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Dr.Beth, Dog Veterinarian
Category: Dog
Satisfied Customers: 631
Experience:  Doctor of Veterinary Medicine, University of Minnesota
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My dog has a large cluster of wart looking lumps on her underbelly.

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My dog has a large cluster of wart looking lumps on her underbelly. It does not seem to affect her, but does seem unusual. Should I be concerned?
I would like to help you with your question, but first I need a bit more information.

Could you describe the mass a bit more (size, color, shape, any discharge)

Where exactly is it located? Is it associated with any of her nipples?

Is the mass just on the surface, or does it feel like it is attached to the muscles below?

Has your vet done any tests on it?

How is your dog feeling? Any increased thirst or other changes?

Could you post a photo of the mass?

Customer: replied 8 years ago.
Hi Dr Beth,

The lumps are a pinkish colour with no discharge and is located just above her genitals. The lumps are about the size of a human wart and are round. The cluster is about 10cm long by 5cm wide and is not around her nipples. The mass seems to be sitting on the surface, and I cannot see any changes in her or her behaviour. The vet did not conduct any tests, but she said she was unsure of what exactly it is. Do not have resources to post a photo.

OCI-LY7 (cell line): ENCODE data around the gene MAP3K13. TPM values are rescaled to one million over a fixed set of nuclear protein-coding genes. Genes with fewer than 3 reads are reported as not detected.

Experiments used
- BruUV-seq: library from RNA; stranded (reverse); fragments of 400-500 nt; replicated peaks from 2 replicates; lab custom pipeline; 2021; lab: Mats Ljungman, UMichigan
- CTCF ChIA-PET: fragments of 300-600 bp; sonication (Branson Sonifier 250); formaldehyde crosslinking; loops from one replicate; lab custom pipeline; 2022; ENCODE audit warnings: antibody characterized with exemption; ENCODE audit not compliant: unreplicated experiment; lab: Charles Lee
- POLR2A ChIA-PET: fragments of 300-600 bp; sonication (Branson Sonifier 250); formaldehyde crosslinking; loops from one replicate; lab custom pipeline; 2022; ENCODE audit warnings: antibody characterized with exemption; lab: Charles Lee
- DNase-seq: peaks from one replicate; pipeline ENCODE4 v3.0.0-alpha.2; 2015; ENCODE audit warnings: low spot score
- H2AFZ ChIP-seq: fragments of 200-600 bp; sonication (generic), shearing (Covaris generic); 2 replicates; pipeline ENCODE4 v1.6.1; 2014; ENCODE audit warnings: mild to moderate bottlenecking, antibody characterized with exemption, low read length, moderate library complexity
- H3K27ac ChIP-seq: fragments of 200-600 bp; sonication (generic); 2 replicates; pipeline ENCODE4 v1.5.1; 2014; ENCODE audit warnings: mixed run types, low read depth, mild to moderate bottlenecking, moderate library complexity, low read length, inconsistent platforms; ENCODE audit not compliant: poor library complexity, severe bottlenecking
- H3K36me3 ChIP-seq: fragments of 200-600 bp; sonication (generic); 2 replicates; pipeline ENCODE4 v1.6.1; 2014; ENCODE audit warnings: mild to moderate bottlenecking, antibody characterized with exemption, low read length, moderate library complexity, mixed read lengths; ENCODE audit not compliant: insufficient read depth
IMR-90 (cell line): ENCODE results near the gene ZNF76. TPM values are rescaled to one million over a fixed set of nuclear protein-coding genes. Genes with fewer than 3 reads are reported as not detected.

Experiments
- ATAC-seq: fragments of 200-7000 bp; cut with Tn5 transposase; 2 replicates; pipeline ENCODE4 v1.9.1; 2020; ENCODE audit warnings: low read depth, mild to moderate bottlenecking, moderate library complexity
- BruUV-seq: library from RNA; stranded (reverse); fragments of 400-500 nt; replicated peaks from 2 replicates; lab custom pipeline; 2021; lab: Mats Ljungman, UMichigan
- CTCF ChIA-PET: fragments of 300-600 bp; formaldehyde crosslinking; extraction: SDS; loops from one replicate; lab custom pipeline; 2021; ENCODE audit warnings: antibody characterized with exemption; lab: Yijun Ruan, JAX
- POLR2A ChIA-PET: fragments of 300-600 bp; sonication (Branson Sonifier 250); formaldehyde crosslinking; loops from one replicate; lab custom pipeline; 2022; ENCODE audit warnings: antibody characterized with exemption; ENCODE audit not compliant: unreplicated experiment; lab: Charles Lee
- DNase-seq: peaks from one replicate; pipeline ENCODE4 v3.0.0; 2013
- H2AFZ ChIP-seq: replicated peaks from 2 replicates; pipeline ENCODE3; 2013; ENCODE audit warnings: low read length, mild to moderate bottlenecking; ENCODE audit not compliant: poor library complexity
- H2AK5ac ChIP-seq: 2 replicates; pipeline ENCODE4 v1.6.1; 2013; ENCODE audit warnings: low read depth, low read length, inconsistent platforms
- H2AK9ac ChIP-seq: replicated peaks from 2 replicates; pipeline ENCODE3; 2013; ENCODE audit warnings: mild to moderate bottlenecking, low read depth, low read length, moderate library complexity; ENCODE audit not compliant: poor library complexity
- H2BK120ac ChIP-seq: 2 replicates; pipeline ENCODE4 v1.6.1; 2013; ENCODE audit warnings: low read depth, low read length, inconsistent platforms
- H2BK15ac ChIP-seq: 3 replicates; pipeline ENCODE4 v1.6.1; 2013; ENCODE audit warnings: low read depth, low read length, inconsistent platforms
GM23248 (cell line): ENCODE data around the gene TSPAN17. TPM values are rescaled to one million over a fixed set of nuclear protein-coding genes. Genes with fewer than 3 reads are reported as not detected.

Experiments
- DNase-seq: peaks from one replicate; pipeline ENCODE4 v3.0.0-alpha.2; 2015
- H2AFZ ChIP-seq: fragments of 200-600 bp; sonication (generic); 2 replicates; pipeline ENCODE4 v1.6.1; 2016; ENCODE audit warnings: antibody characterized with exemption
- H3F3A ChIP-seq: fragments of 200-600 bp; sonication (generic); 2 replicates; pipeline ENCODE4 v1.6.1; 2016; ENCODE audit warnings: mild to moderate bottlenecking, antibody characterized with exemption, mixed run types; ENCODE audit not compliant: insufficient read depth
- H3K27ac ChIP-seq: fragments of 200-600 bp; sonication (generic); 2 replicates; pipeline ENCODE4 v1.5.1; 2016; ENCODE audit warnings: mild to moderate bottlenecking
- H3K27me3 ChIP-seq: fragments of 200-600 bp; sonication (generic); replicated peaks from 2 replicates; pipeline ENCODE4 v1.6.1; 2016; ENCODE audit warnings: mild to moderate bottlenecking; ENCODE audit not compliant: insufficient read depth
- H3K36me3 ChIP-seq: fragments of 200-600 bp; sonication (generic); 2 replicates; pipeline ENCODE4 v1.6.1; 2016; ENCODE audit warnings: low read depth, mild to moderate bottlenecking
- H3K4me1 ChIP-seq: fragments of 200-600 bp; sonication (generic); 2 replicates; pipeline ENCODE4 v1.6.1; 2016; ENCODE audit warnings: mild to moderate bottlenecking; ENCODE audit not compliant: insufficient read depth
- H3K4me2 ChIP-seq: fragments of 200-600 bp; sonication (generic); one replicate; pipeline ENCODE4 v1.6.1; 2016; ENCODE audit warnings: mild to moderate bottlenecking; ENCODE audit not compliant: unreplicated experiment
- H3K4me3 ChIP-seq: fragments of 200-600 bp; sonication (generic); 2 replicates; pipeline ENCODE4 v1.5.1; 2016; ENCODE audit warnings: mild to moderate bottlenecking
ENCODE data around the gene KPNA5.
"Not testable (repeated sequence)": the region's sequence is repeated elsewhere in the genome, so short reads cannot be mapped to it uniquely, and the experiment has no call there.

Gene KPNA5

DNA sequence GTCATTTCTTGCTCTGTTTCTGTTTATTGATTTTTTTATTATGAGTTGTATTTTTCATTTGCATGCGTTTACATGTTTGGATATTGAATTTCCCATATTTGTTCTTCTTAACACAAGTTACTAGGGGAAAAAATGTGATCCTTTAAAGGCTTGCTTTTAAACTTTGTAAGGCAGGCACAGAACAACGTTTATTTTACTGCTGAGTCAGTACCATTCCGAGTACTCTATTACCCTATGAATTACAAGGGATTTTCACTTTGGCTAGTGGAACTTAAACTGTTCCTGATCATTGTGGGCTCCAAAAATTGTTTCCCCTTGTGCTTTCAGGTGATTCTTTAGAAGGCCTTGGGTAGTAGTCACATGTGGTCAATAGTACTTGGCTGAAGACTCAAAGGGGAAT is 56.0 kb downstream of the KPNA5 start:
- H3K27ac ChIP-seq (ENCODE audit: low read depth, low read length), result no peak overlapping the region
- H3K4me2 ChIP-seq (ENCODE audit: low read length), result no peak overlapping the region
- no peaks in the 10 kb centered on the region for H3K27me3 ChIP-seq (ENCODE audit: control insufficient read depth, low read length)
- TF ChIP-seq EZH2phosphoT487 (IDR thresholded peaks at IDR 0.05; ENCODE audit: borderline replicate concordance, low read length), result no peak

Has she been spayed? Is she sexually active?
Customer: replied 8 years ago.
No she is not spayed and isn't sexually active
Thank you for the excellent description of the mass. There are a couple of conditions that I would think of when presented with a mass of this description.

The first would be a Sebaceous Gland Tumor. These are typically benign tumors that arise out of your dog's oil glands. They can form large cauliflower-like masses on the skin that are white to pink in color. They are non-painful and usually do not cause the dog any problems. It is also possible to have more aggressive forms of these tumors that should be surgically removed.

The second possibility is a melanoma (skin cancer). These are not always pigmented (colored) and can often form wart-like masses. These can be benign or maligant, often will become ulcerated, and should be surgically removed.

Another option (based on the location, description and fact that your dog is intact) is a Transmissible Veneral Tumor. This does not have to be transmitted by sexual intercourse, it can also be spread through licking and sniffing of her vulva. Treatment for this involves chemotherapy.

All of these conditions would need to be diagnosed by either cytology. This is a simple procedure where you vet will use a small needle to take a few cells from the mass and look at them under the microscope to determine what type of tissue if growing. This is called a fine needle aspirate (FNA). Alternatively, a biopsy could be done to provide a large sample. If the mass is growing, I would recommend that you have it investigated.

Please let me know if I can be of further help.

Dr. Beth

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